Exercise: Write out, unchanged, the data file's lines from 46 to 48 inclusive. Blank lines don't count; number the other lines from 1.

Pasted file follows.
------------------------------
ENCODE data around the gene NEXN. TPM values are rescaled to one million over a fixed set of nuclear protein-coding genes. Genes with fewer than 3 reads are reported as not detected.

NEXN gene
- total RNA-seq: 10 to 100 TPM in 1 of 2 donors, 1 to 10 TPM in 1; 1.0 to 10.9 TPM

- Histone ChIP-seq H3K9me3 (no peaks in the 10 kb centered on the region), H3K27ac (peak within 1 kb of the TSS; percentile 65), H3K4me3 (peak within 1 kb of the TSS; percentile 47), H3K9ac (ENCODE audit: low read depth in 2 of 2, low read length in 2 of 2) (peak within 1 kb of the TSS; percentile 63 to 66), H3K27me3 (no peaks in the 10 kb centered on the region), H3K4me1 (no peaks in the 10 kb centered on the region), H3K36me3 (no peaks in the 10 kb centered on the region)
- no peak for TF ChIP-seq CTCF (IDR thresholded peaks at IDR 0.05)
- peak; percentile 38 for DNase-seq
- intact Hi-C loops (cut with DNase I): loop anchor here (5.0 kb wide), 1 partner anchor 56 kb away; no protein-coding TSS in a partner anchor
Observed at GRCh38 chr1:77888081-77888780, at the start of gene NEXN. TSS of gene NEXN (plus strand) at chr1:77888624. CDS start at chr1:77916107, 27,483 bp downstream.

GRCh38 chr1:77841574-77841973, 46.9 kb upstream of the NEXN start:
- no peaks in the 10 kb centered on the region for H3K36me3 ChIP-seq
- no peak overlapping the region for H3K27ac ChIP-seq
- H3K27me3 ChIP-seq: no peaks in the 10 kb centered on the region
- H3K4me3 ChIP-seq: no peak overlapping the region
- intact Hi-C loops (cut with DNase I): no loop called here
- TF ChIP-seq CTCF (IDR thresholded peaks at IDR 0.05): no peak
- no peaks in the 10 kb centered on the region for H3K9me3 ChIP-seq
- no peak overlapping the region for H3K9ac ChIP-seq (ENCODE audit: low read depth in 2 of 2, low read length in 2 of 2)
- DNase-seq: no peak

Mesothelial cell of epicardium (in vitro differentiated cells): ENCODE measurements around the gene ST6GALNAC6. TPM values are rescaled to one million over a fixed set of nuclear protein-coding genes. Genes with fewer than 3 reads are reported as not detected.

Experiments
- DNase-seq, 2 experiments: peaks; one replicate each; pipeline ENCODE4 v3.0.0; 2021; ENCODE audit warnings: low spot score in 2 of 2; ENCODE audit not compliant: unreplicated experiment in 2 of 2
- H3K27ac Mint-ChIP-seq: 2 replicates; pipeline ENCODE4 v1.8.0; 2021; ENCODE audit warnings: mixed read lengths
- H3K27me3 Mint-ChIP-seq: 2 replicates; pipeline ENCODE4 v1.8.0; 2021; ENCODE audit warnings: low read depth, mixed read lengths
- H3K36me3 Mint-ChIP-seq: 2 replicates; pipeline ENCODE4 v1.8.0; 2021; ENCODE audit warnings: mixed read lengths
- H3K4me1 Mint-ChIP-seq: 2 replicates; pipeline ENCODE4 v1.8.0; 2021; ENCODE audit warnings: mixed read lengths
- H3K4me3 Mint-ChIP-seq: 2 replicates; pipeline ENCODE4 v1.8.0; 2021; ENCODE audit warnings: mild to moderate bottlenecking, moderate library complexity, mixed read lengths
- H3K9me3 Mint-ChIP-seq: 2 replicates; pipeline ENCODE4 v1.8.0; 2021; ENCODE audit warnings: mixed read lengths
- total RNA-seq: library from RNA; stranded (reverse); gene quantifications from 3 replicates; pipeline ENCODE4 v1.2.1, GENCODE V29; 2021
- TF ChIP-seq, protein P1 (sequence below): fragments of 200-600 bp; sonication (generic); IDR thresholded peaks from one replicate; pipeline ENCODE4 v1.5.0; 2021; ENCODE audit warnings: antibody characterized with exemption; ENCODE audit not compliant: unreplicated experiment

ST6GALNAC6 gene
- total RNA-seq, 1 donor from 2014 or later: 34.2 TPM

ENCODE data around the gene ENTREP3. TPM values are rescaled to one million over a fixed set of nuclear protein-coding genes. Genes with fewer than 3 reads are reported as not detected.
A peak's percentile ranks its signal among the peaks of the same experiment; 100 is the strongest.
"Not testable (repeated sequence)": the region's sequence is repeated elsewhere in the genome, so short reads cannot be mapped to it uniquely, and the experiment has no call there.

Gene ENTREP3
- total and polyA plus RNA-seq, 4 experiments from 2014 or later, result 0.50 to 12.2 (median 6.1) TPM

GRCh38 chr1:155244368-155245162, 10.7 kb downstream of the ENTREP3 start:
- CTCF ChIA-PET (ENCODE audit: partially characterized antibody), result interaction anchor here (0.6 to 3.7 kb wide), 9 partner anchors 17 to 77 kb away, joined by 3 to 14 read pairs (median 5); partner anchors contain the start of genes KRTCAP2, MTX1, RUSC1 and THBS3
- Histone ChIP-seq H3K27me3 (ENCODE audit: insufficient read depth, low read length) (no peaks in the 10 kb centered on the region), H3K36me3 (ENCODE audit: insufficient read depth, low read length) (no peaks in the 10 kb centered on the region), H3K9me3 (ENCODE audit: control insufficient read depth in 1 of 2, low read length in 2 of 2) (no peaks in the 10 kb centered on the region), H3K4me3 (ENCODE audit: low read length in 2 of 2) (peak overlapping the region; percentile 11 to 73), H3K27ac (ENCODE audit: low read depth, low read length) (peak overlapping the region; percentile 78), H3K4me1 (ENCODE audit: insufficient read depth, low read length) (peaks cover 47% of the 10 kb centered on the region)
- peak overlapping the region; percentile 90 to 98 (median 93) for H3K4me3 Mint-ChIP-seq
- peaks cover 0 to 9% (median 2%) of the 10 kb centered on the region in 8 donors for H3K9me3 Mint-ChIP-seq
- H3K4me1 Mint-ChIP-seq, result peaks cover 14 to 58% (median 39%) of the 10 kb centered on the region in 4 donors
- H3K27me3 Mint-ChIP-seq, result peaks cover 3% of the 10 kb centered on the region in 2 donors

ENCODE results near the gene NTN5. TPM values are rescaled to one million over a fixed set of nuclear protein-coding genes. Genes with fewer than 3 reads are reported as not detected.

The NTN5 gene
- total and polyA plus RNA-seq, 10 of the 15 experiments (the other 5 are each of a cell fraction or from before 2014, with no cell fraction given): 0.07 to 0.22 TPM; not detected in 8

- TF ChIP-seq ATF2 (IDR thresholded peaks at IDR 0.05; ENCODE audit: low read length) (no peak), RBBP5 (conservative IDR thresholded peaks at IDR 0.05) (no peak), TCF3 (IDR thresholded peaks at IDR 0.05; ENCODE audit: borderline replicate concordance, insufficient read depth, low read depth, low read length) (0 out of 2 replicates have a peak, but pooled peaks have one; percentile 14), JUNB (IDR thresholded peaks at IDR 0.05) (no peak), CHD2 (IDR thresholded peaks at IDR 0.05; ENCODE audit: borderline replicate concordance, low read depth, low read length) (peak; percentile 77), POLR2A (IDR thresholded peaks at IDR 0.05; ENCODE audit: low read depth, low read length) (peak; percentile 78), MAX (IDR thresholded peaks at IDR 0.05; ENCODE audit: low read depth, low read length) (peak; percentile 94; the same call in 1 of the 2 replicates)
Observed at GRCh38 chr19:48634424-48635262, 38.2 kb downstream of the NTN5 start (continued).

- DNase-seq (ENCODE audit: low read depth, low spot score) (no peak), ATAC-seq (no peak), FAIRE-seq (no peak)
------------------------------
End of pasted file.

- total and polyA plus RNA-seq, 10 of the 15 experiments (the other 5 are each of a cell fraction or from before 2014, with no cell fraction given): 0.07 to 0.22 TPM; not detected in 8

- TF ChIP-seq ATF2 (IDR thresholded peaks at IDR 0.05; ENCODE audit: low read length) (no peak), RBBP5 (conservative IDR thresholded peaks at IDR 0.05) (no peak), TCF3 (IDR thresholded peaks at IDR 0.05; ENCODE audit: borderline replicate concordance, insufficient read depth, low read depth, low read length) (0 out of 2 replicates have a peak, but pooled peaks have one; percentile 14), JUNB (IDR thresholded peaks at IDR 0.05) (no peak), CHD2 (IDR thresholded peaks at IDR 0.05; ENCODE audit: borderline replicate concordance, low read depth, low read length) (peak; percentile 77), POLR2A (IDR thresholded peaks at IDR 0.05; ENCODE audit: low read depth, low read length) (peak; percentile 78), MAX (IDR thresholded peaks at IDR 0.05; ENCODE audit: low read depth, low read length) (peak; percentile 94; the same call in 1 of the 2 replicates)
Observed at GRCh38 chr19:48634424-48635262, 38.2 kb downstream of the NTN5 start (continued).